I decided to make a batch as I had some eggs that were soon going to expire, I was super low on sesame oil, and I always have frozen veggies on hand. Or so I thought…

    I raided the freezer and found some rice I had made awhile back and didn’t get around to eating it all. It was brown basmati with some saffron. Oh well, this wasn’t about to be an exact science. I hunted around for mixed veggies but alas, I had none. I did have some cauliflower.

      
    So I went to work and came up with a hodgepodge of ingredients. In the end, the rice had red onion, chicken breast, diced baby carrots, scallions, eggs, ginger (that I had frozen in ice cube trays), cauliflower, liquid aminos all stir fried in toasted sesame oil. And it tasted no different than any other batch I have made haha.

      

    Have Potatoes, Will Focaccia

     
    I have this tendency to buy potatoes and not use them before they get gross.

    Even though we’ve been experiencing 80+ degree days here in New Jersey, I was feeling the urge to bake.

      
    One of my go-tos that I don’t do often enough is focaccia. It’s a pretty easy pantry staple because all you really need is flour, oil, salt, sugar, and yeast. It’s a quick bread to make – about two hours to do, and about 90 minutes of that is just hanging out and waiting.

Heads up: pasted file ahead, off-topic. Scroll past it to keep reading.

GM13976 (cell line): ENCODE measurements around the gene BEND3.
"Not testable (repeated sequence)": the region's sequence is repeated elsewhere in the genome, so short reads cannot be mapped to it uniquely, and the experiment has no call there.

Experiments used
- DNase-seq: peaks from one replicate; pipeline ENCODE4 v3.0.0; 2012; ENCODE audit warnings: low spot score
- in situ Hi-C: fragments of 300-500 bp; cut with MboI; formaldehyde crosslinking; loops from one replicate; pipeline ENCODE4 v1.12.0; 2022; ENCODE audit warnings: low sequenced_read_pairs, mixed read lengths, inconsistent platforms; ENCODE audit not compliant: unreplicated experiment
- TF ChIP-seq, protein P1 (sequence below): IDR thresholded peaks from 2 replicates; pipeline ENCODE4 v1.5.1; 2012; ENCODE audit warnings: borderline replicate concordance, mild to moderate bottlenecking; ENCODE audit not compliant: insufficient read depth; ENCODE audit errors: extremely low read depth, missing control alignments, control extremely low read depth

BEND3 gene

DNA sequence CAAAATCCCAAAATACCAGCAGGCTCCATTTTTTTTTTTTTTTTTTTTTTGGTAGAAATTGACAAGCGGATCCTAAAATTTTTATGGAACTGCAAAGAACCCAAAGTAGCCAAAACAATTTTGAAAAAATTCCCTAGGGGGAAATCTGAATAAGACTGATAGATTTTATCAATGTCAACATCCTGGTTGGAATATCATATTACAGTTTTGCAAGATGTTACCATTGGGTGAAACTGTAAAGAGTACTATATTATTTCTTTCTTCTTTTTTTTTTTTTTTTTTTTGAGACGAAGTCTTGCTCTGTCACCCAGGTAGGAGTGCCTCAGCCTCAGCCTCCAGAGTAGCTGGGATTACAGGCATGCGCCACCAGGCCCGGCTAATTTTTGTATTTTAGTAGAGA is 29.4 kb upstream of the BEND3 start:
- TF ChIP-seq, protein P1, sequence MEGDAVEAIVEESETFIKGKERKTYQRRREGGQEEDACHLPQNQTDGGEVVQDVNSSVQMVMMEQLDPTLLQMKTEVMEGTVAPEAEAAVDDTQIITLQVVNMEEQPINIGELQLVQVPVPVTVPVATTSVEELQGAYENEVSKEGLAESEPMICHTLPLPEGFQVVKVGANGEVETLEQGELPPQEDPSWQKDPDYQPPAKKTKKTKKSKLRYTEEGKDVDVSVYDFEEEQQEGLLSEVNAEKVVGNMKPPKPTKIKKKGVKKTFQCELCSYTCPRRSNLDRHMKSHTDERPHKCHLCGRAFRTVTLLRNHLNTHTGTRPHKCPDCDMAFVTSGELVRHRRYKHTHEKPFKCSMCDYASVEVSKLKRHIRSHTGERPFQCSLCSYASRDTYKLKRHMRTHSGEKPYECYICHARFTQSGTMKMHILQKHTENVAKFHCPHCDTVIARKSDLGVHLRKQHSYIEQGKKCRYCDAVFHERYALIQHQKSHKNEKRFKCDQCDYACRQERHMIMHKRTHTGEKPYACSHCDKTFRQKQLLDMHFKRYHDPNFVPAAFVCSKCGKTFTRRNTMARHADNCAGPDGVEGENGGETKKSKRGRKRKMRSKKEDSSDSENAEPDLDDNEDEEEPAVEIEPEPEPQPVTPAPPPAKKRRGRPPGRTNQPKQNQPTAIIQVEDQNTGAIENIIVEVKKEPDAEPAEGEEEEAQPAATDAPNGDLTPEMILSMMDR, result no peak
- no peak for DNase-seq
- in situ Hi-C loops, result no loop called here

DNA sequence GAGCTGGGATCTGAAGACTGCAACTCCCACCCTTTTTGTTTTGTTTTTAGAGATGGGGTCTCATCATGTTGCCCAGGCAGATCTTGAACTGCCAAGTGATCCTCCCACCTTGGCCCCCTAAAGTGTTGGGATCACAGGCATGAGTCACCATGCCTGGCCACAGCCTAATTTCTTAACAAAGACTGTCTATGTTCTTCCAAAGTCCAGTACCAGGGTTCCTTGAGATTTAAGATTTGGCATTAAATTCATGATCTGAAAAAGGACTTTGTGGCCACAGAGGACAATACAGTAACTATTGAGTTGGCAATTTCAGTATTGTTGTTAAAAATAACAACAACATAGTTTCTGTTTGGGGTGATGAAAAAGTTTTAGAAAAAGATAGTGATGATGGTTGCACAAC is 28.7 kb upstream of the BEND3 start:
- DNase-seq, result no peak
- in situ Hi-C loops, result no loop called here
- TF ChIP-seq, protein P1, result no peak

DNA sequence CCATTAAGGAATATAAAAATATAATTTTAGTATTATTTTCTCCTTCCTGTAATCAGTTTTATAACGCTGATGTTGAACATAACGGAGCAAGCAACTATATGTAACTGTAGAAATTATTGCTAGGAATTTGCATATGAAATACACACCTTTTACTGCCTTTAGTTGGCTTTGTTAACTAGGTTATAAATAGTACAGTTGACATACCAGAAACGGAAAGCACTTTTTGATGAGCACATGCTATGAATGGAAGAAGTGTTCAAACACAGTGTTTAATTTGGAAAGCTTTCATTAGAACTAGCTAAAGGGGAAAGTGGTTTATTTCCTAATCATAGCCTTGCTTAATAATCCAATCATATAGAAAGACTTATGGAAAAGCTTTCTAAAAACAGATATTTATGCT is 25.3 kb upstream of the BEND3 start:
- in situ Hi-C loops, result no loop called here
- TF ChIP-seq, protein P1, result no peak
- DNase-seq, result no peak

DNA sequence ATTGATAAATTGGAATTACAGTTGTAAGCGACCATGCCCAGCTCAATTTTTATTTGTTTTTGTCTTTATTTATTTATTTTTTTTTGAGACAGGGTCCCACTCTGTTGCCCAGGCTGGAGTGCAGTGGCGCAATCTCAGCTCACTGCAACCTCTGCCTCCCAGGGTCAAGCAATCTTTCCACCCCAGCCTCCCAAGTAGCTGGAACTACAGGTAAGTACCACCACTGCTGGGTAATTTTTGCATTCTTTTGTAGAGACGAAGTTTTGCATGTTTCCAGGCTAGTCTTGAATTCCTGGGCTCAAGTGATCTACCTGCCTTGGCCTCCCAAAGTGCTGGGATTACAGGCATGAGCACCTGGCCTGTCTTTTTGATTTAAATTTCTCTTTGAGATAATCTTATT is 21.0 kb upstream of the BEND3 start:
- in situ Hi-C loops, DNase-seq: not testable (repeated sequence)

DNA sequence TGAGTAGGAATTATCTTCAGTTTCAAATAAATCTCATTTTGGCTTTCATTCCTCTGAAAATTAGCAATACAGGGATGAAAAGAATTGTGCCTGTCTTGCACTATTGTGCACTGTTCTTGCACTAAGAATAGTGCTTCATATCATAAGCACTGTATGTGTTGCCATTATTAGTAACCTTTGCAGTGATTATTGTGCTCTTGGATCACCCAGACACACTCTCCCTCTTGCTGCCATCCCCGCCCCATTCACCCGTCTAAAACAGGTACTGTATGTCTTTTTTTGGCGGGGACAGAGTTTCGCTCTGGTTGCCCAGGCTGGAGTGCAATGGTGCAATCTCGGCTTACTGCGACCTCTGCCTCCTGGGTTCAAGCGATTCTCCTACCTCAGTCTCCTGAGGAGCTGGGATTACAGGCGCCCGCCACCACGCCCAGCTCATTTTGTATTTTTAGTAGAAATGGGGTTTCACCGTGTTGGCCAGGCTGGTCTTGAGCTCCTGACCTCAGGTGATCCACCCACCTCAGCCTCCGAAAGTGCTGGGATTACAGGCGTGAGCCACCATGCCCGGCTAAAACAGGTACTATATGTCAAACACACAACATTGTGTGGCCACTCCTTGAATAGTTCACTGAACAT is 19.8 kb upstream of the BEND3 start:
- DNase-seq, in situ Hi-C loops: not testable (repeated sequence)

For a moister, fluffier center and chewy-crunch crust, potatoes are also used. My inspiration for this focaccia came from a Bon Appetit recipe from a few years ago. I modified it this time around, omitting the seasonings/toppings. I opted for a Rosemary-rich Italian seasoning blend and Parmesan cheese. 

    Focaccia also makes a great Accidental Pantry Project Recipe – you do not need potatoes, but they do make a better bread. The rest is pretty much stuff you have around – flour, yeast packets, sugar or honey, oil, and water. 

    Follow the rest of the recipe accordingly.

    Homemade Coconut Oil Chocolate with Fleur de Sel

      

    I have been on a huge coconut oil kick lately. I first learned about the benefits years ago when I was a writer for the eco-living site Ideal Bite. It is truly a superfood.

    Lately I have been using it more as a supplement and in my cooking as it is supposed to be a metabolism booster. I use it to make popcorn, I’ve had it in coffee, and I like a little in my morning smoothies. It appears to be working because I find my jeans being looser without a drastic change in diet.